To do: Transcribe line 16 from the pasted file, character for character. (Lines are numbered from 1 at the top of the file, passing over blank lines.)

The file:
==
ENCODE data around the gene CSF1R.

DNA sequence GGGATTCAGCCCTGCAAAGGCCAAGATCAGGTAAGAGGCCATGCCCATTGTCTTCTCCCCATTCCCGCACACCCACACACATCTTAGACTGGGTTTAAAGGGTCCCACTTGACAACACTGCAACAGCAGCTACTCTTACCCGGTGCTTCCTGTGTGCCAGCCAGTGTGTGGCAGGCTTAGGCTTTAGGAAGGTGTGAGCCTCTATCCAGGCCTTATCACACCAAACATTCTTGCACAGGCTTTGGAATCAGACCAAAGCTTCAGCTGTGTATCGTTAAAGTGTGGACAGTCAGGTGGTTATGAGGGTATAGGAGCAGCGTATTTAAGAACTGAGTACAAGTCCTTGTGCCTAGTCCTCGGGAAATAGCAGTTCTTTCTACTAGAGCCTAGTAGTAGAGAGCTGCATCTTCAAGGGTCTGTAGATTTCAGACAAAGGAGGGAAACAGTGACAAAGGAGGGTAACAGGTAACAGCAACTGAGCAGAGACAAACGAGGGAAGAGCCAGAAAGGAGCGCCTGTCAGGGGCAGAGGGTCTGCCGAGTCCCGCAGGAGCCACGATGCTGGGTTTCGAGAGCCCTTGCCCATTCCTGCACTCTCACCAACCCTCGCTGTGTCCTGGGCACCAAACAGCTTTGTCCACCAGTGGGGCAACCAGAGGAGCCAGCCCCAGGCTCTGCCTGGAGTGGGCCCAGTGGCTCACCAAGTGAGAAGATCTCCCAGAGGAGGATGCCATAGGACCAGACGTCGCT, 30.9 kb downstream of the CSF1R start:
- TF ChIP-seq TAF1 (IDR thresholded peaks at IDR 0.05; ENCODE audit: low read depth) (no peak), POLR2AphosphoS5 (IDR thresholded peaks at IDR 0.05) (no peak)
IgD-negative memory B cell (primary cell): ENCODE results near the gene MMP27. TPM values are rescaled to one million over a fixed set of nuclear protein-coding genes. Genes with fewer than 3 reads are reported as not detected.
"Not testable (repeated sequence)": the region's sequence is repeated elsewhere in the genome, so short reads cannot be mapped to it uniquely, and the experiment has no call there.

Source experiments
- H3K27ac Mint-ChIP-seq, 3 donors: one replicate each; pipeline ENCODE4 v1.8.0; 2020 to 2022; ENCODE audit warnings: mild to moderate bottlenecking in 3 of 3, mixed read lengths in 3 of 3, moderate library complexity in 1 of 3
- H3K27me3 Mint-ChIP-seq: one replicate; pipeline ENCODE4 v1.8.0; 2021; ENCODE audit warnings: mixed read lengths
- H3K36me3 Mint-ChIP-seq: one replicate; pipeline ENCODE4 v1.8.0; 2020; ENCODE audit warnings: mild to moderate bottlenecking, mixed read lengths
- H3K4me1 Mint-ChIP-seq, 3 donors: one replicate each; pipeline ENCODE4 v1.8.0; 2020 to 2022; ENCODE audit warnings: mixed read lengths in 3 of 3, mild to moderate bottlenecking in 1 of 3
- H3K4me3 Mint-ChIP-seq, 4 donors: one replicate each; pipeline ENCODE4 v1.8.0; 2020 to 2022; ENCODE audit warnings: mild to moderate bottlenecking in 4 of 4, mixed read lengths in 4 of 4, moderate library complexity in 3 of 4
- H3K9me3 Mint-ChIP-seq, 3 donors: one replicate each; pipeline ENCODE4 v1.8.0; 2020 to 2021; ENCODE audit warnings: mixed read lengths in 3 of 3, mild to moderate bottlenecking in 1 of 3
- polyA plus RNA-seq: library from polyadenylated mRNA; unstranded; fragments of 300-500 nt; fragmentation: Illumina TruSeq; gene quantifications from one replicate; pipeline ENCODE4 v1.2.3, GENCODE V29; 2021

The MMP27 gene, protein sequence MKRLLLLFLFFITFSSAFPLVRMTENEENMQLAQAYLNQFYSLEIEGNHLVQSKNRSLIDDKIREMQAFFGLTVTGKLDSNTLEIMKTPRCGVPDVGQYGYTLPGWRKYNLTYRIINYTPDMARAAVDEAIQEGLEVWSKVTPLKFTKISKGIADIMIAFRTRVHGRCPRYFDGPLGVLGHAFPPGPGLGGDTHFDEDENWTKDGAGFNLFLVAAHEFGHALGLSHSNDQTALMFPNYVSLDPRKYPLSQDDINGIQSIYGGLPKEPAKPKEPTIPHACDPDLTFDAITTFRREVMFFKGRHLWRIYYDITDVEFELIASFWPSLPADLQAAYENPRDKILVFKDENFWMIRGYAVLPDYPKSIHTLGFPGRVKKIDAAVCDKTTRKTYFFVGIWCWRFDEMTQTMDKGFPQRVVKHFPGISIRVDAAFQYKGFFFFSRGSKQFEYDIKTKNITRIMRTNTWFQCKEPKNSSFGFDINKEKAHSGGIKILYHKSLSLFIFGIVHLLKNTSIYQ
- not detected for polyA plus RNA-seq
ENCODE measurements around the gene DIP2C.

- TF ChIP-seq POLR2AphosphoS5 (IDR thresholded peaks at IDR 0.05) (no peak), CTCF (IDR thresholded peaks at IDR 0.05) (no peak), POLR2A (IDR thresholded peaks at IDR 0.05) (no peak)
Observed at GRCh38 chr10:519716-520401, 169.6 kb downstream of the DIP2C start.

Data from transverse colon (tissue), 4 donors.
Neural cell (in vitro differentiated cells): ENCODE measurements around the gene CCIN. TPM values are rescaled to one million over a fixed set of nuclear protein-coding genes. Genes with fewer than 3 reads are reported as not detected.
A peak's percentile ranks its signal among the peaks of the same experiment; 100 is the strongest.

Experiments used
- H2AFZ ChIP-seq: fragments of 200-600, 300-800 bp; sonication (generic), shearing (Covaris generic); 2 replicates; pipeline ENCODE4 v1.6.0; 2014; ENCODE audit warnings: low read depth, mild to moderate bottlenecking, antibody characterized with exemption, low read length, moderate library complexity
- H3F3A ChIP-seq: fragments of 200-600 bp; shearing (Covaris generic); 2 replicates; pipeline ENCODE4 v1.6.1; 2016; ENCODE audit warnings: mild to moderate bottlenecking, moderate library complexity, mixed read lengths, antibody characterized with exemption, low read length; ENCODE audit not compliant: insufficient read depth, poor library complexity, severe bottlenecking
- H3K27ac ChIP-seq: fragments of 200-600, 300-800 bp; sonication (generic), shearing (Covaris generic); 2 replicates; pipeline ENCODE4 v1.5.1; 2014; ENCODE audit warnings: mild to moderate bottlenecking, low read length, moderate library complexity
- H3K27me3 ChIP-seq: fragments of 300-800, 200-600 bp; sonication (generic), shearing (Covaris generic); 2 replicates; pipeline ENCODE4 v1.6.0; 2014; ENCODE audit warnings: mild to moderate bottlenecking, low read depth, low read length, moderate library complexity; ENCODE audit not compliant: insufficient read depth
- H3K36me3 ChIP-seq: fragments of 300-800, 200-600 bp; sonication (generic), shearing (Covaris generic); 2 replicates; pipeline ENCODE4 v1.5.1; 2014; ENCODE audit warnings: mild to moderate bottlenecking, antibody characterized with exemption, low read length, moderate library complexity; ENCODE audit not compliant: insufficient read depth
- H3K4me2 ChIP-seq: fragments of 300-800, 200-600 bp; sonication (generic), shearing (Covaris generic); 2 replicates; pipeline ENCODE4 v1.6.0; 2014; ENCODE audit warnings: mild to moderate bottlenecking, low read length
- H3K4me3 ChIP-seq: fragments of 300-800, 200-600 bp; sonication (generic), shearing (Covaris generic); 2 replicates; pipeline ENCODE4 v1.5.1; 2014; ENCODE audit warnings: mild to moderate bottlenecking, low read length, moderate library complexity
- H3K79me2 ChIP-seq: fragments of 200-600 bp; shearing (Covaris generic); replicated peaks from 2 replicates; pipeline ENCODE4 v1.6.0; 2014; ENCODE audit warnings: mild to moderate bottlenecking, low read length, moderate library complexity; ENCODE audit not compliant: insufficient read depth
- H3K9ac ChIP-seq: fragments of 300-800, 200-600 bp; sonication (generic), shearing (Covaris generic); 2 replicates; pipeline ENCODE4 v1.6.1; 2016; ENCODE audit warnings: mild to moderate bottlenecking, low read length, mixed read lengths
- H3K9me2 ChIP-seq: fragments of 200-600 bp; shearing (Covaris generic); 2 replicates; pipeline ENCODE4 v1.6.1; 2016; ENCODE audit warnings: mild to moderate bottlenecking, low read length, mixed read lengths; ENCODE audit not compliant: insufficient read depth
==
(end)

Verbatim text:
ENCODE measurements around the gene DIP2C.